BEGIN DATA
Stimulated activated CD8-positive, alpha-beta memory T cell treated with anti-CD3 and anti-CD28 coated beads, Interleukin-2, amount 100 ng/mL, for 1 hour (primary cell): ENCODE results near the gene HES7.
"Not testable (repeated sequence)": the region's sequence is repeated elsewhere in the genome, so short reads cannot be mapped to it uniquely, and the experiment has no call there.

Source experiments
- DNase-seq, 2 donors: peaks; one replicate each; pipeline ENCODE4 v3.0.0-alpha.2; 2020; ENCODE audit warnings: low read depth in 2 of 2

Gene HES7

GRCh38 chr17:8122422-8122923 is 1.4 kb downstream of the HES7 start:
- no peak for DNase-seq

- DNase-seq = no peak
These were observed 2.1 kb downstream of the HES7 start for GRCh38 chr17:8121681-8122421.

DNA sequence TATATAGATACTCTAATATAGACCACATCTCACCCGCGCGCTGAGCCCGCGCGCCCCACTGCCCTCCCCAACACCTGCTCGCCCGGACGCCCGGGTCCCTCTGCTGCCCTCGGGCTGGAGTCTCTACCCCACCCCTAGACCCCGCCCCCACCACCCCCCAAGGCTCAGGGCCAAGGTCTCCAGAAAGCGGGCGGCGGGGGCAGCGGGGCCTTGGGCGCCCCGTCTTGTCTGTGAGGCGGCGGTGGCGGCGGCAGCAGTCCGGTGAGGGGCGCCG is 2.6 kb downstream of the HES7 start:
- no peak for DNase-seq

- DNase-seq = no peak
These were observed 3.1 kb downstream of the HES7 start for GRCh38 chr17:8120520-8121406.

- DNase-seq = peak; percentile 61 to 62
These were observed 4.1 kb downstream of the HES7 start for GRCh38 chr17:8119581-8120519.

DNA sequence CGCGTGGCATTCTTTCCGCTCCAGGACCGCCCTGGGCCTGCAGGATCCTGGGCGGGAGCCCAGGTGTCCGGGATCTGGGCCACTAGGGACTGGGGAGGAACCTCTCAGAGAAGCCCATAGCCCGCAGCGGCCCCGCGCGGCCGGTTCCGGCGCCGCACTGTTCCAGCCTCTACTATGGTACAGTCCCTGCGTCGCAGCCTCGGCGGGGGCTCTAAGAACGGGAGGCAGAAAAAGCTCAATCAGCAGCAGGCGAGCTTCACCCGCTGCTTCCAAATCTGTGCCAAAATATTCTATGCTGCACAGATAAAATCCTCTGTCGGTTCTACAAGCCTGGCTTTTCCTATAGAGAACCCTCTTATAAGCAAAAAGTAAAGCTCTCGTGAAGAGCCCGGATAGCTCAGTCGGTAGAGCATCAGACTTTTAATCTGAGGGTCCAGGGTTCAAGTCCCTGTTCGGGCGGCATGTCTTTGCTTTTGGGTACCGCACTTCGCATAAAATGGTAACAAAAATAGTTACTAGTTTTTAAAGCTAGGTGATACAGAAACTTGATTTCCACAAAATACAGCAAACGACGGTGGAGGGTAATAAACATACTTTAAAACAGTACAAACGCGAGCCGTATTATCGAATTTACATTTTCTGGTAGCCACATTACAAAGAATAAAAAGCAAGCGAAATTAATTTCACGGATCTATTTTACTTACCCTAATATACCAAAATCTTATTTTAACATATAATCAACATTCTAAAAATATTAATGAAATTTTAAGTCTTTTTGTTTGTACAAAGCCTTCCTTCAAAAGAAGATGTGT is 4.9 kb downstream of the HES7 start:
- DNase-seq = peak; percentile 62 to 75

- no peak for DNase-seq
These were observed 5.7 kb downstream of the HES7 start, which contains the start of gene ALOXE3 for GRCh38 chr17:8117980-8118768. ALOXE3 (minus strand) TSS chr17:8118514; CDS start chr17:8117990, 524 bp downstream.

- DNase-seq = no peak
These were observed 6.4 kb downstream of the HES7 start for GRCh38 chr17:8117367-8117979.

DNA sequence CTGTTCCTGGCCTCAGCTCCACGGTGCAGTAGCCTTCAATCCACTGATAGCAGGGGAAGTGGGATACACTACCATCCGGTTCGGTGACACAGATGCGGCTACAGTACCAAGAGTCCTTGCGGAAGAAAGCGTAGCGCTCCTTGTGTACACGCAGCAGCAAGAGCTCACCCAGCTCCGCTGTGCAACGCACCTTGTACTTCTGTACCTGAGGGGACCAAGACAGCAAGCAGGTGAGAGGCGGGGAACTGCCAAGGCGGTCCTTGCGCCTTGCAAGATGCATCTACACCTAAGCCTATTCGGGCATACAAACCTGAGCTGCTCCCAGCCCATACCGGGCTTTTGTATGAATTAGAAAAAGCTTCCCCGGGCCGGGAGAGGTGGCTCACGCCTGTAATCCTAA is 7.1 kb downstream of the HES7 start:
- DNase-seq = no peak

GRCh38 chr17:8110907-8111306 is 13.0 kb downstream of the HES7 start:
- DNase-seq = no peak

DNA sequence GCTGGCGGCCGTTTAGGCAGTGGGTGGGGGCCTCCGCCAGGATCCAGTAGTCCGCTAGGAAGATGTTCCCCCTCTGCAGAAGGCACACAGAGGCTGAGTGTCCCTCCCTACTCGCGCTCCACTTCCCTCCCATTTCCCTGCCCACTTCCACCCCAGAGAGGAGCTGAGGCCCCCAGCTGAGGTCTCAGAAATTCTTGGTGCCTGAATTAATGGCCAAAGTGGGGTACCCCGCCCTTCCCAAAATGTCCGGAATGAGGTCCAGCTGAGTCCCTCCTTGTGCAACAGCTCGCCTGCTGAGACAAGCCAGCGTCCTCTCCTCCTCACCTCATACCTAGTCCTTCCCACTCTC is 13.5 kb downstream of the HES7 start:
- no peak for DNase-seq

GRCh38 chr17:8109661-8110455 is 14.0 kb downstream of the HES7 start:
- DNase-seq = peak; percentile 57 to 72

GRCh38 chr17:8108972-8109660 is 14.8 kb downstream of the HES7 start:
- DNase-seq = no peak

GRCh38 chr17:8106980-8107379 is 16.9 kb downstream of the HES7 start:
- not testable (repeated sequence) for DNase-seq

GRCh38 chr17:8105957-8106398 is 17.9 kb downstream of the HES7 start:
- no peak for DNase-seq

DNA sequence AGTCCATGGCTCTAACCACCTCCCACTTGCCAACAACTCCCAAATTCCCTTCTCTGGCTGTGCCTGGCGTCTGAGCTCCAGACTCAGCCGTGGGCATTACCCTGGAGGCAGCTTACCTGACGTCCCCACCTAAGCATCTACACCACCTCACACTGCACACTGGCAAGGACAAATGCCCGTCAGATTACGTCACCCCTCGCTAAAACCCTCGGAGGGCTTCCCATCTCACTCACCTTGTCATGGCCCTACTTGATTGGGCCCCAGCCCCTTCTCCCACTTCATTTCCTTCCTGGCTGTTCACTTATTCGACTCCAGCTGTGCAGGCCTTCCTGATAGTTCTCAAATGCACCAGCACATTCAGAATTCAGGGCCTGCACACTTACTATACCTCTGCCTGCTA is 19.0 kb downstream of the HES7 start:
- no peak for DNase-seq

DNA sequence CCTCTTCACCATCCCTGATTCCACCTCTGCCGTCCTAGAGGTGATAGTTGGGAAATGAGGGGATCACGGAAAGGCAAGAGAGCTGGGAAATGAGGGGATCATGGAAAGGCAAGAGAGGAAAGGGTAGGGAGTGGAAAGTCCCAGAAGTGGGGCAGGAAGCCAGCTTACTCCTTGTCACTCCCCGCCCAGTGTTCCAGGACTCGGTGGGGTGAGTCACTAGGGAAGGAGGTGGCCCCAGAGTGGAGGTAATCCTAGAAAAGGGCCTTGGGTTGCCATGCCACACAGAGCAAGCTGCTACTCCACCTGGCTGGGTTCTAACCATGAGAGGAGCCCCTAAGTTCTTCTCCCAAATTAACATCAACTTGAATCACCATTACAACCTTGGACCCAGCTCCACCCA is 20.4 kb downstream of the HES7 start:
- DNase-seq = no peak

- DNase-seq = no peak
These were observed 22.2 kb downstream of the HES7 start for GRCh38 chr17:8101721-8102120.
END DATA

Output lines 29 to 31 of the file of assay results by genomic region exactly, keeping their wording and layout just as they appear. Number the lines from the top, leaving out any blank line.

- DNase-seq = peak; percentile 57 to 72

GRCh38 chr17:8108972-8109660 is 14.8 kb downstream of the HES7 start:
- DNase-seq = no peak